'I want air pollution caused by power generation to be an issue for the past...'
Bachelor of Engineering with Honours in Electrical and Electronic Engineering
Electrical Engineer, Meridian Energy
Having a self-professed fascination with technology development, Henna studied electronic engineering in Malaysia to become a part of the progressive industry.
‘I was fascinated by how fast technology changes, from using cathode ray tubes (CRTs) to VGA to LCD, and how mobile phones evolved from key pads to touch screen,’ she says.
Her studies eventually developed a specific interest in renewable energy generation to power these technologies, and the importance of combating climate change.
‘Back in Malaysia, we have very little renewable power generation,’ Henna says. ‘As they always say, you should go to the place where they live and breathe what you study. There is no better place in the world for this than New Zealand, which is renowned for its green and sustainable environments.
‘Coming to UC and having exposure to power engineering, I learnt how power is generated and how we can use an environmentally friendly way to achieve it. It amazes me how the human mind works and is able to think of ways to generate power using the endless resources provided by Mother Nature. I want air pollution caused by power generation to be an issue for the past.’
New Zealand also helped in discovering a passion for being in the outdoors, as well as looking to preserve it.
‘If you love nature, this is the place for you! There are lots of tracks and places for you to tramp or camp, especially in the South Island. I’ve experienced water skiing, snow skiing, overnight tramping and fishing for the first time in New Zealand. There is definitely a lot more to explore and experience if you are up to it.’
Travelling for study at UC was made possible through a UC College of Engineering Malaysia Scholarship. Once arriving, Henna thoroughly enjoyed the practical coursework and labs part of the degree as preparation for industry work.
‘UC is famous for engineering and is also well known for Electrical and Electronic Engineering. Apart from learning all the engineering concepts and formulas in the classroom, we get to apply all that knowledge in real life. This is the most enjoyable thing about Engineering – loads of hands on learning.
‘Besides, for the Electrical and Electronic Engineering degree, we get different projects and assignments, like programming helicopters to make them fly and turn, building control boards for Go Carts, etc. For my final year project, I even went on 2 field trips to Auckland and Wellington. I got to see how transformers were made in a factory and visit a windfarm.’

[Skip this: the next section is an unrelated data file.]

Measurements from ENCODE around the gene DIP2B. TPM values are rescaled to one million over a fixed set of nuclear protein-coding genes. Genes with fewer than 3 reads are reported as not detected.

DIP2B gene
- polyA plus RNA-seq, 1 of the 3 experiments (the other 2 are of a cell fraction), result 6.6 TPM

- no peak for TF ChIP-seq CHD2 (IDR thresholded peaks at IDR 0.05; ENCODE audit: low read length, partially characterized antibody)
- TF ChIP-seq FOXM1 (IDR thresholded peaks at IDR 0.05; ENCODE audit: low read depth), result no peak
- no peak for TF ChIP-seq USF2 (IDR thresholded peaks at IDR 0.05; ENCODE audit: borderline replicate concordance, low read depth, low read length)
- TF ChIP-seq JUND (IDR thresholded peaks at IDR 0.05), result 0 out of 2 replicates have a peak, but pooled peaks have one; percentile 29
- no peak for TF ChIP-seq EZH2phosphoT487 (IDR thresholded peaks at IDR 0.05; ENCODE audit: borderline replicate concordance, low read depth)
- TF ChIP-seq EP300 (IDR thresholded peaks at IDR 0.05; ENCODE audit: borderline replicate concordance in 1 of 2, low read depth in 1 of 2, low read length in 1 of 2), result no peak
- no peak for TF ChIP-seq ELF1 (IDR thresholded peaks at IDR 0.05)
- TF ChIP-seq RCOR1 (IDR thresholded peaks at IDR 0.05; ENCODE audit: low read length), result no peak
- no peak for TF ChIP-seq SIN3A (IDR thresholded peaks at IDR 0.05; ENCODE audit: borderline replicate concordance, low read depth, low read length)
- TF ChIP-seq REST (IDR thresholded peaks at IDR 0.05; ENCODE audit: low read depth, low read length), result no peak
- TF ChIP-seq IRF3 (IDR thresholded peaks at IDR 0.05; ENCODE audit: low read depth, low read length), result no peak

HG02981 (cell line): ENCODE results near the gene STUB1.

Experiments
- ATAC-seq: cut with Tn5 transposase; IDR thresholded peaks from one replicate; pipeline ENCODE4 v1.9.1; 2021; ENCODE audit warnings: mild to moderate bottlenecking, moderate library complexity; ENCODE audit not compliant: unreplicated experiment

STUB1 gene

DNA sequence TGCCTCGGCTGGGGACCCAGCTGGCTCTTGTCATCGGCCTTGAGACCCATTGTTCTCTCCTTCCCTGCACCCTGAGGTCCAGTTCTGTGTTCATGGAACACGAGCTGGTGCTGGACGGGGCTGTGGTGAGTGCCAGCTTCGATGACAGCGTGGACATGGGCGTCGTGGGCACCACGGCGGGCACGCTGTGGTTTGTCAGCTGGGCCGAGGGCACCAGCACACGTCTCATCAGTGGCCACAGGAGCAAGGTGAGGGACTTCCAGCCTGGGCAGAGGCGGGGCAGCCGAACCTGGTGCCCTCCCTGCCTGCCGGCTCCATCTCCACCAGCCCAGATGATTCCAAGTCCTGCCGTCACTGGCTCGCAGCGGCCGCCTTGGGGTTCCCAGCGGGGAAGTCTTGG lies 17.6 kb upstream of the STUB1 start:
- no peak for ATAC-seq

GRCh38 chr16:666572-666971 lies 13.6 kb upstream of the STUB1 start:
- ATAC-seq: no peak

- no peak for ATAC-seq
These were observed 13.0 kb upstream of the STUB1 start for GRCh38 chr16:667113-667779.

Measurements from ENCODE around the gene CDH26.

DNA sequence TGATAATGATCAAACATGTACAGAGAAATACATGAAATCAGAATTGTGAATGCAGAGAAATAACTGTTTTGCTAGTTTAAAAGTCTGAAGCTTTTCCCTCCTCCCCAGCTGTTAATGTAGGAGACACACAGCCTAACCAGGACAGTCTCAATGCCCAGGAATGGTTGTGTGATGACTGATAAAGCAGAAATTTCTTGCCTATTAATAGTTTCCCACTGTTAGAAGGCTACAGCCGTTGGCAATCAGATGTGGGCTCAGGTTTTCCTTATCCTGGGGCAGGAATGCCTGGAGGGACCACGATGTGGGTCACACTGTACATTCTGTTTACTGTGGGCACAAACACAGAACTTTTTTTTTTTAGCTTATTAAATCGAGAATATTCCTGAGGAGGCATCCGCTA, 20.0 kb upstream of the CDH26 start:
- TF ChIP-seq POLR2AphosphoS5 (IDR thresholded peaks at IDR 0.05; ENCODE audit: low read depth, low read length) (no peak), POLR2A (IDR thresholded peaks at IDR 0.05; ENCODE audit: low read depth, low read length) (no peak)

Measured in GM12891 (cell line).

One particular highlight was a research internship with Meridian Energy, which specialises in renewable energy generation, and eventually lead to her current role with them after graduating.
‘Working for Meridian was a great opportunity because I got to do what real engineers do,’ she says. ‘I was responsible for finding solutions to potential problems in the power generation and looking at whether upgrades are needed, so that when a problem arises, the fault is detected before it may damage the system. I definitely enjoy working there as there are no two similar days.’
Earning a UC Summer Research Scholarship, Henna later carried out research with UC’s Electric Power Engineering Centre (EPECentre) looking into transitioning New Zealand energy requirements from fossil fuels to renewable energy sources for transportation and all industries.
Looking to gain more industry experiences like these, Henna made use of the Academic Skills Centre workshops for international students while at UC.
‘I went to Academic Skills Centre prior to job hunting and applications. They gave me tips on how to find a job in New Zealand, helped me with my curriculum vitae and cover letter and gave us a talk on how to negotiate on terms, conditions and salary with a company.’
As such, Henna plans to continue her career in the New Zealand energy sector, starting with her current role at Meridian Energy as an Electrical Engineer.
‘I hope to be always involved in renewable power generation or power transmission sector. It would be fantastic if I can get New Zealand permanent residency and stay here after my post-study work visa expires. I am also looking into doing my PhD in Power Engineering in the future. ’
Outside of her study and career aspirations, Henna spent a lot of her time getting involved with the local community, including joining clubs and living in Ilam Apartments with other students. Making new connections and gaining independence on the other side of the world was important to Henna, and she advises other international students to immerse themselves outside of study.
‘When you are living with other people you learn about other cultures, the difference in ways of doing things, the way people think which are influenced by their culture and also how to compromise,’ she says.
‘I would encourage people to branch out and make friends with all kinds of people – that’s the point of studying overseas. You get a great opportunity to experience other cultures that you will never get at home.’